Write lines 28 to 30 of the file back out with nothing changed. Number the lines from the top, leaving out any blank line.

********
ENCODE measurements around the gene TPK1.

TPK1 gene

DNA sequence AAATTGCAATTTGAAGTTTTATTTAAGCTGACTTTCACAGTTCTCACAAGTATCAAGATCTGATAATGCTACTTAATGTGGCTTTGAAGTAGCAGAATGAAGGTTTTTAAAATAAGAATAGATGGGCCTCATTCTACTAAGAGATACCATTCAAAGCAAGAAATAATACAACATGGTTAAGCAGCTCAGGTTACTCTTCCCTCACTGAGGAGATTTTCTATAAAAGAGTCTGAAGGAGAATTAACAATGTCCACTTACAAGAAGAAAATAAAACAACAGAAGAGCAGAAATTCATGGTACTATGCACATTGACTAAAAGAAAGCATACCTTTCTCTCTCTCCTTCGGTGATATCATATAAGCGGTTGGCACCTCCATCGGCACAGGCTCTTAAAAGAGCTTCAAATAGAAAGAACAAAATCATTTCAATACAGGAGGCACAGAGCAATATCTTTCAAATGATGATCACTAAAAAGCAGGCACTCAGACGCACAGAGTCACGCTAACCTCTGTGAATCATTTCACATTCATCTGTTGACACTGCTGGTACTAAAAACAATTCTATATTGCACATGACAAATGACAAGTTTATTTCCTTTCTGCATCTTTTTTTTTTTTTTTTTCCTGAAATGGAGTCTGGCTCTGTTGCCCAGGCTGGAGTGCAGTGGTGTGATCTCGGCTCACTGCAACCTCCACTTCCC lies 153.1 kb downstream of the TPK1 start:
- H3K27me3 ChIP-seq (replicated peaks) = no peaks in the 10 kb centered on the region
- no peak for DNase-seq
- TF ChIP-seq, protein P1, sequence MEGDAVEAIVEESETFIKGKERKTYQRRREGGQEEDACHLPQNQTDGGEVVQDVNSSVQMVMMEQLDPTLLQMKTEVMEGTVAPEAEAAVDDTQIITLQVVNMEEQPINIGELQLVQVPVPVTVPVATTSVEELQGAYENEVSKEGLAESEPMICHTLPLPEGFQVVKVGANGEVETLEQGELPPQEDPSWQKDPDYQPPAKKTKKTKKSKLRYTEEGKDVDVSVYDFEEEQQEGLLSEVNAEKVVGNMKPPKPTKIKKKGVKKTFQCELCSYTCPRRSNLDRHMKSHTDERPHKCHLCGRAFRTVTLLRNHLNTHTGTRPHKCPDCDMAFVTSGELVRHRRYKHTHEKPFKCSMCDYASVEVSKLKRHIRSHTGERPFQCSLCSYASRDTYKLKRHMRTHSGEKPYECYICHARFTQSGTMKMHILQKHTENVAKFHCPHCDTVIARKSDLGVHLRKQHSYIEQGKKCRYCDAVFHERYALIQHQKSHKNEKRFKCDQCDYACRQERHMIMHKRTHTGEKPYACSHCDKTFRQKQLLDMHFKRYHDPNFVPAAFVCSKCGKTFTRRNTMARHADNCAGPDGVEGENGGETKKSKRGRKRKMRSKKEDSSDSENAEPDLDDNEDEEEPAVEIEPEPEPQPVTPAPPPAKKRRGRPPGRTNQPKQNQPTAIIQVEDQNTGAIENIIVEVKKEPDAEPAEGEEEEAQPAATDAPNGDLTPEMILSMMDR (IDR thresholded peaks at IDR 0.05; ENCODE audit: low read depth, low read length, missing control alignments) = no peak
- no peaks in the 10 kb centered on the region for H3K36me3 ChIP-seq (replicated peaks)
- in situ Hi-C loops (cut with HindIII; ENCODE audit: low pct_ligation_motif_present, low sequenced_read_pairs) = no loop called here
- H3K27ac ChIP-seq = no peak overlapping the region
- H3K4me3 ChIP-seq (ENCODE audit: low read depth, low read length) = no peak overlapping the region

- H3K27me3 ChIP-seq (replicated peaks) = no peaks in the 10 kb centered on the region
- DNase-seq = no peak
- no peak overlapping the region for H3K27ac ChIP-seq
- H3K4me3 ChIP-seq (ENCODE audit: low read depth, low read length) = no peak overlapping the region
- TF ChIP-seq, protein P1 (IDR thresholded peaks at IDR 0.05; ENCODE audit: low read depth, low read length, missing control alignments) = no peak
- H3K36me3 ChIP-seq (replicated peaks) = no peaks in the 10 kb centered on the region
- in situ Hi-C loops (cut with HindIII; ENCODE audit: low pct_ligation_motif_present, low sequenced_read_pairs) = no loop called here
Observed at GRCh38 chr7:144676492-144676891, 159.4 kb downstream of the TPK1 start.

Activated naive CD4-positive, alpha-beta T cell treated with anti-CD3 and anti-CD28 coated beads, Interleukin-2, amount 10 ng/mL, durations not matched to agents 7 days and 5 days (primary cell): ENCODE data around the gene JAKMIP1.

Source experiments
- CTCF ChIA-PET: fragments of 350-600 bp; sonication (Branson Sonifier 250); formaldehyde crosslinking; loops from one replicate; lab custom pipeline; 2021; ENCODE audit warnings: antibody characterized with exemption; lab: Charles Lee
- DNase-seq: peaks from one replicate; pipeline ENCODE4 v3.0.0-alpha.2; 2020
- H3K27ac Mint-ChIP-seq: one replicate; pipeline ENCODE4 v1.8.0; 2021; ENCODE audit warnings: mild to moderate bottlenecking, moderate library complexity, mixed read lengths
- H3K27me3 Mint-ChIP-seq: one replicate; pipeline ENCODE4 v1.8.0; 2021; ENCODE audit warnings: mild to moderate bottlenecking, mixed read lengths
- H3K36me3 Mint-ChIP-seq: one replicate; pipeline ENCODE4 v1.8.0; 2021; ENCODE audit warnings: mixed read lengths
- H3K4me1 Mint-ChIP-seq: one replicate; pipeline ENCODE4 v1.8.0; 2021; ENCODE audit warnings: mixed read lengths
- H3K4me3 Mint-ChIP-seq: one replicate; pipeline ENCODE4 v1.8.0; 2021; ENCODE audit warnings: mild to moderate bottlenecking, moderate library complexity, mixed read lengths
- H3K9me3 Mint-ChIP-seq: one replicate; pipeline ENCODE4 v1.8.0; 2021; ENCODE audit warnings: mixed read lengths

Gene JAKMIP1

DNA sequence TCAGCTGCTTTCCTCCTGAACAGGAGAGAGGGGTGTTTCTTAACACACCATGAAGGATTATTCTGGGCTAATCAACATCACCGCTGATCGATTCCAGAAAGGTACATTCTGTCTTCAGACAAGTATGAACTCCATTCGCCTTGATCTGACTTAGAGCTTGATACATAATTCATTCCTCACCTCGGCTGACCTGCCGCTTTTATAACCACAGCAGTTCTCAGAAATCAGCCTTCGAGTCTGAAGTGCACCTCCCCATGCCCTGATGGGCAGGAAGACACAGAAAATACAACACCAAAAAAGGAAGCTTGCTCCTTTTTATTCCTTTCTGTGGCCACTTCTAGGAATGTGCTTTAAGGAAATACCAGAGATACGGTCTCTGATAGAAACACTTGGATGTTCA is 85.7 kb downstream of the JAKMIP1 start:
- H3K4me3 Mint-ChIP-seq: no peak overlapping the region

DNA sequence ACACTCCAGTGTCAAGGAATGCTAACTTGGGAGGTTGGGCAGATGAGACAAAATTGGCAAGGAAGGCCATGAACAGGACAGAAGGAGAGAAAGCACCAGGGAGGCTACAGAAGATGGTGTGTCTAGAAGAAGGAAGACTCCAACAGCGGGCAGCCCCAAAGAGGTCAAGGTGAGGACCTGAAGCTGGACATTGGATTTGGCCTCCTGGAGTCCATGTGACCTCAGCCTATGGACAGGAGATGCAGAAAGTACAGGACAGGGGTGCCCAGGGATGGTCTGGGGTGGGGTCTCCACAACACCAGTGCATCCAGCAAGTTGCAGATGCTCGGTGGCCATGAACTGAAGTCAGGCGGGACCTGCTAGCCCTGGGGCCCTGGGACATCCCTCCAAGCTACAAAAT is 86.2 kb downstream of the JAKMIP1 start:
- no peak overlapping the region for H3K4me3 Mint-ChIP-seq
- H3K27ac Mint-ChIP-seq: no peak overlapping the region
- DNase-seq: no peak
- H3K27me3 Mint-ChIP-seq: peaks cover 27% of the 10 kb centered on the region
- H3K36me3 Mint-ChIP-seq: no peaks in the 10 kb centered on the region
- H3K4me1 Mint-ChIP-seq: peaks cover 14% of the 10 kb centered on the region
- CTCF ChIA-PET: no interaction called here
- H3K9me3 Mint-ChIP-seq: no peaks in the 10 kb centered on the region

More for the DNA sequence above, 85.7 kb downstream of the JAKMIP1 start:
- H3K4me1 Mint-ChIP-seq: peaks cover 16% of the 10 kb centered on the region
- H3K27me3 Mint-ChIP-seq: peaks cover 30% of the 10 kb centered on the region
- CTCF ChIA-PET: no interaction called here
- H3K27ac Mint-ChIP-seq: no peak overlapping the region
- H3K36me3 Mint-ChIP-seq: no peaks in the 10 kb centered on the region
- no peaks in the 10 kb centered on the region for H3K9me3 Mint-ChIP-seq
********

- H3K9me3 Mint-ChIP-seq: one replicate; pipeline ENCODE4 v1.8.0; 2021; ENCODE audit warnings: mixed read lengths

Gene JAKMIP1

DNA sequence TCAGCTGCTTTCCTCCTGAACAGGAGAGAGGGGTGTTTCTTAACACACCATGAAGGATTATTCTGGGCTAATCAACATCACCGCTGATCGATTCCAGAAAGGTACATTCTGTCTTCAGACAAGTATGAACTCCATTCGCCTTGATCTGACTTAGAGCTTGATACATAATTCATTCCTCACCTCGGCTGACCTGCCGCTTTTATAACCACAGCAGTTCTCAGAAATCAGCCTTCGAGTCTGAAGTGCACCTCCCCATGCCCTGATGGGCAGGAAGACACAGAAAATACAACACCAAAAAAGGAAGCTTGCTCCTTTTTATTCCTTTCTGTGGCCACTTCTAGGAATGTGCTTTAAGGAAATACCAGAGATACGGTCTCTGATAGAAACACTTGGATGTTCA is 85.7 kb downstream of the JAKMIP1 start: